Safety is a key motivation for the push. A number of studies have shown that autonomous cars could dramatically reduce road accidents – up to 90% according to a 2016 report by McKinsey & Company. There are efficiency reasons too. Truck makers have been testing driverless convoy concepts for over a decade: they promise fewer vehicles and drivers on the road, and better traffic management.

But where does the EU stand in the global debate? Both the United States and China are drafting rules to allow driverless cars to operate across their countries. While there is currently no EU-wide legislation for autonomous vehicles, Germany and the UK want to introduce rules to let self-driving cars onto the roads.

The EU is striving to be part of a global push for automated and connected driving, but only 1% of the EU automotive market is currently electrified. This raises the question about whether the Commission’s ambitious targets are more about fulfilling its climate change promises before the end of its mandate, rather than fulfilling a genuine desire to modernize the transport system.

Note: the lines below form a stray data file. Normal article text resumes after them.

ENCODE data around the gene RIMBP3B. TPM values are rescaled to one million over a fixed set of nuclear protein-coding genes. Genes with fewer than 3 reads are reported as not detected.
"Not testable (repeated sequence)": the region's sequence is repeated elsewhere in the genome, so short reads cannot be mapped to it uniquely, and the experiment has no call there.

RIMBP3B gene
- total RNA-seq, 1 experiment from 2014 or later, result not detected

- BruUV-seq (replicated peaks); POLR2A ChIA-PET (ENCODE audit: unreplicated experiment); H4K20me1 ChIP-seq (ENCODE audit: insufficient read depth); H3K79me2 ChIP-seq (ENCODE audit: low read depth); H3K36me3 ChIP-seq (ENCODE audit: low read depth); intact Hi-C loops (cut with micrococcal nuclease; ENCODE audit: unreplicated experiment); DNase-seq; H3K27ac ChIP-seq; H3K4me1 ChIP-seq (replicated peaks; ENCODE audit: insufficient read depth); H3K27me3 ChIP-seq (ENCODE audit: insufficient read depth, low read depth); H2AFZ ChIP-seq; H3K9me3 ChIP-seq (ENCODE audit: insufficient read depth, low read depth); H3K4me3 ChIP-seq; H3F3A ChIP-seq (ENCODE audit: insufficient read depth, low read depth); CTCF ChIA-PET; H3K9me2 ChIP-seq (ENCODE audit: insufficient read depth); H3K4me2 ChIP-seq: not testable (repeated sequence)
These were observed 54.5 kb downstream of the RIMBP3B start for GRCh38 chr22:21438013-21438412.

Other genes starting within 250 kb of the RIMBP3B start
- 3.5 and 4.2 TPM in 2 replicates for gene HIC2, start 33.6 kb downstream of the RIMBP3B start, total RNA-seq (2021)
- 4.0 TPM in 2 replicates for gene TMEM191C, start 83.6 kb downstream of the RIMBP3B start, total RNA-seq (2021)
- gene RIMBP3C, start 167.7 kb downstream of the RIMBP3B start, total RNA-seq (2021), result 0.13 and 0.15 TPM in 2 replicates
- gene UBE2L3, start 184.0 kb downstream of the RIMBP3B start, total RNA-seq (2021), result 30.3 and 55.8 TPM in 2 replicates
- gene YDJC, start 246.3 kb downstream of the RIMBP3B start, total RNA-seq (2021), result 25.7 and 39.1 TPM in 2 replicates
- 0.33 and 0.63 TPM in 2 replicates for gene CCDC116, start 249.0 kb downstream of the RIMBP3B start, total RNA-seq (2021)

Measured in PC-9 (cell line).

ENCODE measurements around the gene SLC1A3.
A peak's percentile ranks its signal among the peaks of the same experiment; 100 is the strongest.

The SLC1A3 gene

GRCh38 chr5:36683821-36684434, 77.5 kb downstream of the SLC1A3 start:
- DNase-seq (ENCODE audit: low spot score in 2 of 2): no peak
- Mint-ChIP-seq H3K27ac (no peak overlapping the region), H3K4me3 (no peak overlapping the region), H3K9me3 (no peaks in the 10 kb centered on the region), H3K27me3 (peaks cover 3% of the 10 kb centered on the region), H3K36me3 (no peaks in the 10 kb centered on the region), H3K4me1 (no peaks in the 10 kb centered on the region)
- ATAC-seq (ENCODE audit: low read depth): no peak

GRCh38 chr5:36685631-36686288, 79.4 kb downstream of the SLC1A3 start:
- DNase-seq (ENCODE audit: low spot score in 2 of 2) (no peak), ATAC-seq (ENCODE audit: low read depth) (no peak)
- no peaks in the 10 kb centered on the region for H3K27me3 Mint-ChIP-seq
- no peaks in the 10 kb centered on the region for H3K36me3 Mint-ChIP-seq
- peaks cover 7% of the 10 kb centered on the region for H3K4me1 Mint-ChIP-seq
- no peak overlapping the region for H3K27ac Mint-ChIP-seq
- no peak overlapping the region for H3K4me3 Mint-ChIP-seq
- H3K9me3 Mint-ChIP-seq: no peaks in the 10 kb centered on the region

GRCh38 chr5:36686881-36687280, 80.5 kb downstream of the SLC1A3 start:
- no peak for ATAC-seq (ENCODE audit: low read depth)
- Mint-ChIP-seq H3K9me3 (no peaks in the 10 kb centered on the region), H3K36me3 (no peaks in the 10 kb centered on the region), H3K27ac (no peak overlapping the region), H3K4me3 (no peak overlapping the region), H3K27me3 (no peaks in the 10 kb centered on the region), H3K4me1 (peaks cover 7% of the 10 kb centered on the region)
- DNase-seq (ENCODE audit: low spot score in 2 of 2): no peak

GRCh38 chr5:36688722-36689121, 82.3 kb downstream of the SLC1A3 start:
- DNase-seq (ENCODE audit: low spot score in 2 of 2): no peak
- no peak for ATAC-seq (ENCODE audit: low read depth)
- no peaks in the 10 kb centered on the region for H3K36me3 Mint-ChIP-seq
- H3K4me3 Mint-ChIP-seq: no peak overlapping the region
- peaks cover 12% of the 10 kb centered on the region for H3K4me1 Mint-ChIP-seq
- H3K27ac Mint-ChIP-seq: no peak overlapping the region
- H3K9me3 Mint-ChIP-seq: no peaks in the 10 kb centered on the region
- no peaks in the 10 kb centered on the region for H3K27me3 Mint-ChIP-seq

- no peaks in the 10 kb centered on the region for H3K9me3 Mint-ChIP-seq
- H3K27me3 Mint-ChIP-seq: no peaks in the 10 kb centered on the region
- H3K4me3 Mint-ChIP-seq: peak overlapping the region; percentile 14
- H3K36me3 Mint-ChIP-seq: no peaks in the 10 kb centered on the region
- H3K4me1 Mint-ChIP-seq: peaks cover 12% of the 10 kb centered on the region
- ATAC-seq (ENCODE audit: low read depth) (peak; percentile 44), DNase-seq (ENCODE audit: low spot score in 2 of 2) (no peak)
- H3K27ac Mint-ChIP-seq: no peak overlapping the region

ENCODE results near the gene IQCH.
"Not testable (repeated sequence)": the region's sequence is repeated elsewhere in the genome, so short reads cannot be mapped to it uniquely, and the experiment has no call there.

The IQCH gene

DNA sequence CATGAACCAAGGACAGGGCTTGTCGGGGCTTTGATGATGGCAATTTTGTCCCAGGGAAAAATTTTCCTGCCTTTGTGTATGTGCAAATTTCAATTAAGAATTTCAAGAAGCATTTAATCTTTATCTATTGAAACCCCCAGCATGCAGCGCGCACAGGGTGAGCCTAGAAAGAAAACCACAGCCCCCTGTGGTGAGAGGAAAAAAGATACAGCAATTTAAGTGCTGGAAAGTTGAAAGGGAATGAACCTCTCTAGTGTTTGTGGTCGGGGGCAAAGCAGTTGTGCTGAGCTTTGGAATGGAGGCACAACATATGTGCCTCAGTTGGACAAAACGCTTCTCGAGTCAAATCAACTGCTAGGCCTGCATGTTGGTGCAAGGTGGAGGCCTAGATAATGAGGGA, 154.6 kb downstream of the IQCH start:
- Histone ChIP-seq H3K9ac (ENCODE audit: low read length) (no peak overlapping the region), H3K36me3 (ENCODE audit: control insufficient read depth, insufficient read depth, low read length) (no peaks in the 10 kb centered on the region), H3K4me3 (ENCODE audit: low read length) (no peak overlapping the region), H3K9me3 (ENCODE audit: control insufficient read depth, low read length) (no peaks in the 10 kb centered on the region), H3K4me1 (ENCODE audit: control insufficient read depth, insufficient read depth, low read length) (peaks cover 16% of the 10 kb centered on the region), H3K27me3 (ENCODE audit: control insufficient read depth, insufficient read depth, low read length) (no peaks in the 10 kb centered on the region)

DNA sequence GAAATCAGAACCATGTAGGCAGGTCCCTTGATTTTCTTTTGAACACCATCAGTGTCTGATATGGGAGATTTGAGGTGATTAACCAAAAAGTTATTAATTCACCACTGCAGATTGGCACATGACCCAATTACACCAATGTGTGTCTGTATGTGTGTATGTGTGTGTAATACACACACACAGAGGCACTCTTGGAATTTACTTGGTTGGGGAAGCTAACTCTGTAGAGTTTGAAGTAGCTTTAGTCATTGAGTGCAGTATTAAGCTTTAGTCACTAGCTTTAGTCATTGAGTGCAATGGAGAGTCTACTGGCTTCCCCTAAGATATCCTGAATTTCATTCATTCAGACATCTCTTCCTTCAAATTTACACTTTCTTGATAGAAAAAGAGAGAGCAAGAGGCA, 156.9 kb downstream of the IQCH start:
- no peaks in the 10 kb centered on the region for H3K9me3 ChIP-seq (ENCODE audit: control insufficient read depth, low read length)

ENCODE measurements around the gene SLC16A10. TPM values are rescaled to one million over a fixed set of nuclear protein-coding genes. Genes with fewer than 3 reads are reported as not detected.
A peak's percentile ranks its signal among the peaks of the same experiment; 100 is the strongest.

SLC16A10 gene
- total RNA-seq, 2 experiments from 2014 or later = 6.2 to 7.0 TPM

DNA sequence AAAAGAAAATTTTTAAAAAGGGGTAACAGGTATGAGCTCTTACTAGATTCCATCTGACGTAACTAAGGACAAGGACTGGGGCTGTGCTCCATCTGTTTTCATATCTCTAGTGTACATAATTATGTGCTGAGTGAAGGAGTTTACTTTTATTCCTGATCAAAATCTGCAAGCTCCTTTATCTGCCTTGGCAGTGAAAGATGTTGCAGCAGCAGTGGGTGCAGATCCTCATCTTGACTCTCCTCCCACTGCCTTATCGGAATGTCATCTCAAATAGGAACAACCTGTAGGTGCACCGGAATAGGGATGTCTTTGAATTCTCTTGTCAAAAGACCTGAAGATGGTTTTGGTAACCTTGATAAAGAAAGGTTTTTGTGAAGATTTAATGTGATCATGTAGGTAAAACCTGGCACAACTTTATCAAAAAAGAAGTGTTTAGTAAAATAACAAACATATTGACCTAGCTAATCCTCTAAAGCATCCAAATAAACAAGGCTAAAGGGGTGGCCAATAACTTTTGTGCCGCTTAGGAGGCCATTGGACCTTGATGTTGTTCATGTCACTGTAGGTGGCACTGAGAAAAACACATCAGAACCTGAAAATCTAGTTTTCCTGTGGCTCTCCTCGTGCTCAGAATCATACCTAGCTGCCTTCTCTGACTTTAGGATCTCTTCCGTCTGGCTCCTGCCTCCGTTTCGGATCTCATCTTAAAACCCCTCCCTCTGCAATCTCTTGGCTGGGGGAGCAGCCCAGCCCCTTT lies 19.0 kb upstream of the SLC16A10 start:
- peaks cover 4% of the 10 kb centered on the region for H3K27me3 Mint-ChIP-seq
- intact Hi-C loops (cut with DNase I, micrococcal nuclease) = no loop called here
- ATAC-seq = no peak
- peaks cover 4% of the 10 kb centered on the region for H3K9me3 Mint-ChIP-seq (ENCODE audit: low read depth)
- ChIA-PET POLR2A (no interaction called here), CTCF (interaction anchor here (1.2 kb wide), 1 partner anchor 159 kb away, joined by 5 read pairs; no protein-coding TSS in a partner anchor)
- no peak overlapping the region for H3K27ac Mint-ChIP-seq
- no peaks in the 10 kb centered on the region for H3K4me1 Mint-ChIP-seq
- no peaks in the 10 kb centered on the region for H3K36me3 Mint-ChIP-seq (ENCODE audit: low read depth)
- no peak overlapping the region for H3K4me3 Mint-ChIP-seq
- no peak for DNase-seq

Cleaner trucks and buses

As well as the ITS proposals, there are measures aimed at curbing CO2 emissions from heavy goods vehicles – trucks and buses – which are currently around 19% above 1990 levels. The plans say emissions must be cut by 15% by 2025 and 30% by 2030 compared with 2021.

The target is a compromise: the European car making association ACEA wanted it to be 7% in 2025 and 16% in 2030, while environmental campaigners demanded cuts of 45% by 2030. However, the target fills an important gap in the EU legislation: unlike the US, China, Japan and Canada, the EU has no limits on CO2 emissions from trucks.